What is Pediatric Neuropsychology?
Pediatric neuropsychology deals with the relationship of children’s learning and behavior as it relates to their brain structures and systems. A learning disability does not mean your child is incapable of learning, gaining knowledge and growing; instead it means a different method of teaching must be utilized.
Pediatric neuropsychologists are licensed psychologists who have developed an expertise in how the development of a child’s brain relates to, and impacts, their learning and behavior. Pediatric neuropsychologists evaluate patients, analyze the test results, and based upon that, devise a targeted educational program or treatment plan.
What is included in a Neuropsychological Evaluation?
A neuropsychological evaluation is conducted in order to assess a child’s strengths and weaknesses in neuropsychological, cognitive and academic areas. The evaluation of additional domains such as adaptive functioning, social-emotional functioning, and/or other areas of functioning may also be included depending on the needs of the child. Parents and teachers are often asked to complete rating scales and may be interviewed by the psychologist in order to get more information about the child’s development and areas of concern. After the testing is complete, the psychologist will explain results to parents and a report with recommendations will be written.
What is ADHD?
Attention Deficit/Hyperactivity Disorder is a neurological disorder in which a child has difficulty focusing on tasks that are not immediately interesting.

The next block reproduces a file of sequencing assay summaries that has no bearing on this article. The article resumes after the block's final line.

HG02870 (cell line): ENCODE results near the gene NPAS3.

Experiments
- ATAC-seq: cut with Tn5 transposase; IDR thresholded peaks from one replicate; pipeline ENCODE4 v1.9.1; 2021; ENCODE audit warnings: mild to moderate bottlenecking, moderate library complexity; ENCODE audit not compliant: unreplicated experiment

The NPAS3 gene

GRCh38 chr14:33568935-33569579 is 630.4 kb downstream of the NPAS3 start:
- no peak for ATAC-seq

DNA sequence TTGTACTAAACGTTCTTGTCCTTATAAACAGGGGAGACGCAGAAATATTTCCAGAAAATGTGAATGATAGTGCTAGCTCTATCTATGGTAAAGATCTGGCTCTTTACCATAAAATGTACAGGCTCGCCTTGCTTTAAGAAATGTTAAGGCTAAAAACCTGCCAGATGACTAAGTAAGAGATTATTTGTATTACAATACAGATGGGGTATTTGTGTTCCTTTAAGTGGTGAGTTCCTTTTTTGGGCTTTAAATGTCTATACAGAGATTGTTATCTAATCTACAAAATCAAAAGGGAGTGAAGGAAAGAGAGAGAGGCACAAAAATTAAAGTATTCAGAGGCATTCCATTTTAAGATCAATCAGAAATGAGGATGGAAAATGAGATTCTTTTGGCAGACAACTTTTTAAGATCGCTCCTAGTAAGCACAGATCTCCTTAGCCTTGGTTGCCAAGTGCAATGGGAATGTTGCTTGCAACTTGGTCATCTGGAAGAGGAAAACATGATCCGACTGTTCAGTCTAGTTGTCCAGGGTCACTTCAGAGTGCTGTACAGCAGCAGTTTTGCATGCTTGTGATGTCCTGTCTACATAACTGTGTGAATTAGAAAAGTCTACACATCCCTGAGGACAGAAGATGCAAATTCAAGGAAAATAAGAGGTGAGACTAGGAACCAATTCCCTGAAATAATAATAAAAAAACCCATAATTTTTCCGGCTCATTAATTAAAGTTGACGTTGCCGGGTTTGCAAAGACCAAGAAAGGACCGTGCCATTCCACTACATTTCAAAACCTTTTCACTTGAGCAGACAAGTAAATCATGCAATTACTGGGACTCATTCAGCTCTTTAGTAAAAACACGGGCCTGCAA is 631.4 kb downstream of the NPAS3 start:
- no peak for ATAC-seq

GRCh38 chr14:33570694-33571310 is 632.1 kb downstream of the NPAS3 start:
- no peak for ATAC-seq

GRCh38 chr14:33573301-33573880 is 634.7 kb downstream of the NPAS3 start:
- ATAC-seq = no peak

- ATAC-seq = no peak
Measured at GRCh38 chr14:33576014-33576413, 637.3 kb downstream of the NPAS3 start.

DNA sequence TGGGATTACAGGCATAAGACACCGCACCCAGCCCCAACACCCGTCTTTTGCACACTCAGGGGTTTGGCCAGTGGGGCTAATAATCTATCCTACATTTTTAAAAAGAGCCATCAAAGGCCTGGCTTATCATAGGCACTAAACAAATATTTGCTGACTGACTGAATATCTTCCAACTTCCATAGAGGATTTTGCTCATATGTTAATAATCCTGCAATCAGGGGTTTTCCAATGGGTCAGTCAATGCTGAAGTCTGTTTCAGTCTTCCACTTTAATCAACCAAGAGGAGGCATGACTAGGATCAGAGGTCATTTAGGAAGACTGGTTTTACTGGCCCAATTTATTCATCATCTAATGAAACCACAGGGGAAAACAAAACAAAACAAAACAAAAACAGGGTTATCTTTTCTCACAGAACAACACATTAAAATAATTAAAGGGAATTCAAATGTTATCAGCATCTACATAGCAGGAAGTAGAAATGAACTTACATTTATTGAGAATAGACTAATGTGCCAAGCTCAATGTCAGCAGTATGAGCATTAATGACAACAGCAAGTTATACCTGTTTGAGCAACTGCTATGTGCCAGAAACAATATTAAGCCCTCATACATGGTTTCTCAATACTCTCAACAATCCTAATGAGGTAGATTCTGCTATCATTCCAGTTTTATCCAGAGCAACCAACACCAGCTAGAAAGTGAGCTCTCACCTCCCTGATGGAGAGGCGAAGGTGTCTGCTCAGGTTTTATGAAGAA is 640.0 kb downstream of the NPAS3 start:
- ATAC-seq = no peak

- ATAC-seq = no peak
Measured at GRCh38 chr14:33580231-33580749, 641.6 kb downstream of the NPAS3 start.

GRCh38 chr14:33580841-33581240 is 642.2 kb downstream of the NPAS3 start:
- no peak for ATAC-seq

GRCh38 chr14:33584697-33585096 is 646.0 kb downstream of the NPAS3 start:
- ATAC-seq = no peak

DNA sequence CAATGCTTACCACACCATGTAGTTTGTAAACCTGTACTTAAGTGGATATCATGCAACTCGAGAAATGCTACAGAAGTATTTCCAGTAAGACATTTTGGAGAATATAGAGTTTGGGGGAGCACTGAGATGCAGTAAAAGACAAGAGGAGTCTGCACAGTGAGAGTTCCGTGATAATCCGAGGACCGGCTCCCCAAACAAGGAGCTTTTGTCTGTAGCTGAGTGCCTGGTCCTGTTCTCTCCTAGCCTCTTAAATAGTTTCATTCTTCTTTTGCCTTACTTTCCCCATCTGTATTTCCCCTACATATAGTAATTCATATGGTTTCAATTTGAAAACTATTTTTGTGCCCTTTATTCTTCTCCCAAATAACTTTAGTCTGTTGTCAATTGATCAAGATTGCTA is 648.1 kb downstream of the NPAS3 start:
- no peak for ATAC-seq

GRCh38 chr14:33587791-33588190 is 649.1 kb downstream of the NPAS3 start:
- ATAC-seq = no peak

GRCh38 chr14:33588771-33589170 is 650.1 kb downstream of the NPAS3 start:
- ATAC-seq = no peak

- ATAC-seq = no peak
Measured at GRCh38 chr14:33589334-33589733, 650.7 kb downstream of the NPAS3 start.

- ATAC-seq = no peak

Problems with attention, concentration, distractibility and focus are characteristic of children with this disorder. Many parents are confused when their child can pay attention to something he or she likes for hours but cannot sit for 10 minutes to do homework; this is typical in children with this disorder.
Current research suggests that ADHD is a disorder of executive functioning; it is important to realize that symptoms of hyperactivity do not have to be present in order for a child to have ADHD.
What symptoms are associated with ADHD?
Attention Deficit Hyperactivity Disorder has three subtypes: Inattentive Type, Hyperactive-impulsive Type and Combined Type. Each subtype has slightly different symptoms and symptoms can vary with age. The Inattentive Type includes symptoms such as:
- inability to pay attention to details or a tendency to make careless errors in schoolwork
- difficulty with sustained attention in tasks or play activities
- difficulty following instructions
- problems with organization of tasks and activities
- avoidance or dislike of tasks that require mental effort
- tendency to lose things like toys, notebooks, or homework
- forgetfulness in daily activities
The Hyperactive-Impulsive Type includes symptoms such as:
- fidgeting or squirming
- excessive running or climbing
- difficulty remaining seated
- difficulty waiting for a turn or in line
- difficulty playing quietly
- always seeming to be “on the go” as if driven by a motor
- blurting out answers before hearing the full question
- problems with interrupting or intruding
The Combined Type of ADHD includes significant symptoms from both the Inattentive and the Hyperactive-impulsive Types.
What is Dyslexia?
Dyslexia is a neurological condition that interferes with reading. Dyslexia can also manifest itself by challenges in spelling, handwriting and expressive language.
People with dyslexia learn differently from others. It is possible, however, for dyslexic individuals to succeed in school and be successful in life.
What is NLD (Non-verbal Learning Disorder)?